Despite seeming so straightforward, the task of persevering our self-awareness is a difficult one to endeavor.
The difficulty of the task is even more amplified amidst the COVID-19 situation, a global pandemic that forces us to revamp our routines, sometimes with negative consequences to our well-being. If there’s one good thing that comes out of this, it’s that it gives us the time and space we need to evaluate our outlook on life. But how should we go about doing it, especially when we are faced with so many uncertainties?
To help answer this, here are some ways we can practice to keep ourselves going from some of the great minds of our time:
Thích Nhất Hạnh – The miracle of mindfulness
Known as one of the pioneers in mindfulness teachings, Nhất Hạnh is a Vietnamese Buddhist monk who spent his life mastering and promoting mindfulness. Contrary to what is often thought of mindfulness as a meditation exercise, Nhất Hạnh’s teaching has one key point: when you’re doing something, fully immerse yourself in what you’re doing at the present moment.
One beautiful example he shared in one of his letters (which was turned into the book “The Miracle of Mindfulness”) is about washing the dishes. During his time at the monastery, it was his routine to wash the dishes after every evening meal, before sitting down and having tea with the others.
Now imagine you have a similar routine; tea after washing dishes. According to Nhất Hạnh, if you wash the dishes while thinking of the tea that awaits you, then you are not washing the dishes correctly. On the other hand, if you empty your mind and just wash the dishes mindlessly, it is also not the right way. When you wash the dishes, you should only think “I’m washing the dishes now”.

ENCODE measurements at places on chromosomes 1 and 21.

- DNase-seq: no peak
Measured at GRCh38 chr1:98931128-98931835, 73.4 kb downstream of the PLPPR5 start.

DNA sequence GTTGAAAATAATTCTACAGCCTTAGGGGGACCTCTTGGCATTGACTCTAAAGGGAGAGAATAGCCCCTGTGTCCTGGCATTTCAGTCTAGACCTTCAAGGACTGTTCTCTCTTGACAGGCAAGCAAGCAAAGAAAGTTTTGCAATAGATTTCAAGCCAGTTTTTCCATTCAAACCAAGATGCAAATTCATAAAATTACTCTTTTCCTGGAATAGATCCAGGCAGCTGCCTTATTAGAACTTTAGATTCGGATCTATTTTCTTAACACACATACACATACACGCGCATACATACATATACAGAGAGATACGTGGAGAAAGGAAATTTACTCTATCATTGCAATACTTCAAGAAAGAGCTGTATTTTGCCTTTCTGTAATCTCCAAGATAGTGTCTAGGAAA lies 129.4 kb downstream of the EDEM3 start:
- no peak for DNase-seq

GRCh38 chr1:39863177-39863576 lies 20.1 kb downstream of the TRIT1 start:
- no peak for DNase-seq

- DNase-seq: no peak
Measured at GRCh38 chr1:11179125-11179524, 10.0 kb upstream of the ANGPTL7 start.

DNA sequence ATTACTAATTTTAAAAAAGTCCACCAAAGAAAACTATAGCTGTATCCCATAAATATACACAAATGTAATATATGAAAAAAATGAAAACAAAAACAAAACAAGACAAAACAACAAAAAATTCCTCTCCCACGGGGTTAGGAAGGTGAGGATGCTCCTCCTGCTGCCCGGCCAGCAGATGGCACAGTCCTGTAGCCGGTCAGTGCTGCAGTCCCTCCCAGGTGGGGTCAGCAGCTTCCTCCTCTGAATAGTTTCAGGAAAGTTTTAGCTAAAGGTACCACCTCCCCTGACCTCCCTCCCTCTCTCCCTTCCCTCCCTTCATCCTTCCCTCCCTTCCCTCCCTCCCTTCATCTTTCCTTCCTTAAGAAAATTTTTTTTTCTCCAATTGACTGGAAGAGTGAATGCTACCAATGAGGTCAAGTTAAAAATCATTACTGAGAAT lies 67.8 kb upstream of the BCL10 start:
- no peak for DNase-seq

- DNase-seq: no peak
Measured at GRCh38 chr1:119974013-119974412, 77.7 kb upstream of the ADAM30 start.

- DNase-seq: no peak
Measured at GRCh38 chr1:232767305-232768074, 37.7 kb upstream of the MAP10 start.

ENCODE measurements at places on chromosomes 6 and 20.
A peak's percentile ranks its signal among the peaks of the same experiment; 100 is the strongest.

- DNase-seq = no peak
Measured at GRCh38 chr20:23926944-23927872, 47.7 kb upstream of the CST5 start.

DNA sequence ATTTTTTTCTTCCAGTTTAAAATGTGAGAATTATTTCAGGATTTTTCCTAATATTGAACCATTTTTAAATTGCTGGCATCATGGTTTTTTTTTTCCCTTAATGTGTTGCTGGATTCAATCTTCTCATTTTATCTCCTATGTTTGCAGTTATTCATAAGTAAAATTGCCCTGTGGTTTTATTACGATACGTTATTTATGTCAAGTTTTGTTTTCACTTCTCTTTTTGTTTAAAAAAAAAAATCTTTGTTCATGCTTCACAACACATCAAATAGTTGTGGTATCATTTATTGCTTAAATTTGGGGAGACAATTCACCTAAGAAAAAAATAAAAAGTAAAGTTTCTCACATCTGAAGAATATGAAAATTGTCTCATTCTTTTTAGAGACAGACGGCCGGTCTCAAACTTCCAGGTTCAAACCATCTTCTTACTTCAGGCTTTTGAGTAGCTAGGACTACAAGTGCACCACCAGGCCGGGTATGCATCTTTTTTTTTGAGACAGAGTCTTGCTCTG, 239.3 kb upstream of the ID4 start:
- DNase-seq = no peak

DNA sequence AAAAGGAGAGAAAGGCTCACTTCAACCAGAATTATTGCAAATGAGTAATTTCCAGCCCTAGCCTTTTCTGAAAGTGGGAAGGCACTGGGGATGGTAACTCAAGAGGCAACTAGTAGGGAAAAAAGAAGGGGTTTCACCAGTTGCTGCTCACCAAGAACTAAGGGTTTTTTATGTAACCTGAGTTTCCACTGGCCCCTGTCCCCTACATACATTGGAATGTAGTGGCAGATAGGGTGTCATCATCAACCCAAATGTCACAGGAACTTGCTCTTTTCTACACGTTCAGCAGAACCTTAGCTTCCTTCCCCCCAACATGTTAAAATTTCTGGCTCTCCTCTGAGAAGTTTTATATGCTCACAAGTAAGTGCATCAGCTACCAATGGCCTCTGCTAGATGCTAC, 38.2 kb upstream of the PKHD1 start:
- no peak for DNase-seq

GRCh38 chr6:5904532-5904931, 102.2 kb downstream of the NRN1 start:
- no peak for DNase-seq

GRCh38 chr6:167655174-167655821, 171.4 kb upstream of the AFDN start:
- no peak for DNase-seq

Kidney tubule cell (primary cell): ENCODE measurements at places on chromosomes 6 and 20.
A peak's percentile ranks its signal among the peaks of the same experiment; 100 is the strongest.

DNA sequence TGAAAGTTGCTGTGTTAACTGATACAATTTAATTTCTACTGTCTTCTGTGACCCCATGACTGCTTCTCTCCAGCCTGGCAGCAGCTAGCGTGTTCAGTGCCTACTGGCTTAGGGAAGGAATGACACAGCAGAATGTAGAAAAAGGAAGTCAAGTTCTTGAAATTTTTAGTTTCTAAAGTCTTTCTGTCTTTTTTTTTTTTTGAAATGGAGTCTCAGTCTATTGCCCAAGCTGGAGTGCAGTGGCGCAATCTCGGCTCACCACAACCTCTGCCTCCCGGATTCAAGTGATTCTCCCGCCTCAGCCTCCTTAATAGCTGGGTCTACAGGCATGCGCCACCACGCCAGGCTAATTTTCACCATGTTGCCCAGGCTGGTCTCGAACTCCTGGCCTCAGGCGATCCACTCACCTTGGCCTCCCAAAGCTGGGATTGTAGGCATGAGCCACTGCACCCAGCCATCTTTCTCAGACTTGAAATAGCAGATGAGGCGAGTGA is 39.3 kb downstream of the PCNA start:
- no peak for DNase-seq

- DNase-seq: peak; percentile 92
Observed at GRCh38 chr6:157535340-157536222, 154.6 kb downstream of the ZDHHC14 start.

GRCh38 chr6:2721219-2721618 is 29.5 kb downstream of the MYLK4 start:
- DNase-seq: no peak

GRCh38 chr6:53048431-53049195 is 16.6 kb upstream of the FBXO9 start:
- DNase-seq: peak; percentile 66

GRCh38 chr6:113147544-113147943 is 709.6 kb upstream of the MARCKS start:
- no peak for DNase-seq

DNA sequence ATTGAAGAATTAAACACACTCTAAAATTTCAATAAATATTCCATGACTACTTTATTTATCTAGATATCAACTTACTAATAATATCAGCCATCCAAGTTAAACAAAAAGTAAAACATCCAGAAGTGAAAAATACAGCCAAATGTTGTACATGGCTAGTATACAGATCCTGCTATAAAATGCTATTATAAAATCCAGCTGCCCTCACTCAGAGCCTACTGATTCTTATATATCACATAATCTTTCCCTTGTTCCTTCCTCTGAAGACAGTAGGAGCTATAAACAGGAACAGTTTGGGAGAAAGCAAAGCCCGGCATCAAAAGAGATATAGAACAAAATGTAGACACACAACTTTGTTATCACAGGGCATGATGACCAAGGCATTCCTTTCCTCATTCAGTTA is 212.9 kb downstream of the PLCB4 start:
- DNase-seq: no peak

How could his idea be applied to us during this time? If we start to practice Nhất Hạnh’s teachings to our own minds, there will be little room for worry and anxiety to take over. We will be engaged with what is happening at the present moment, and not drift away thinking about situations in the past or future. If we are successful in practicing this, we will be able to keep ourselves grounded and have better clarity on what we need to do.
Seneca – Having an internal locus of control
Stoicism has been a central theme in philosophy over the past few decades (if not centuries), and Seneca is famous for being one of its early popularisers. Put simply, stoicism is the belief that we should have an internal “locus of control”, where we are in control of what we think and how we behave at any given situation, as opposed to having an external locus where we let things beyond our control trouble us.
While similar in result to mindfulness (being focused at the present moment), stoicism teaches us to categorise our thoughts by what we can and can’t control. How others treat us, economic recessions, and the present pandemic situation are things beyond our control, and therefore not things we should be concerned with. However, how we respond and choose to act during such moments are within our control.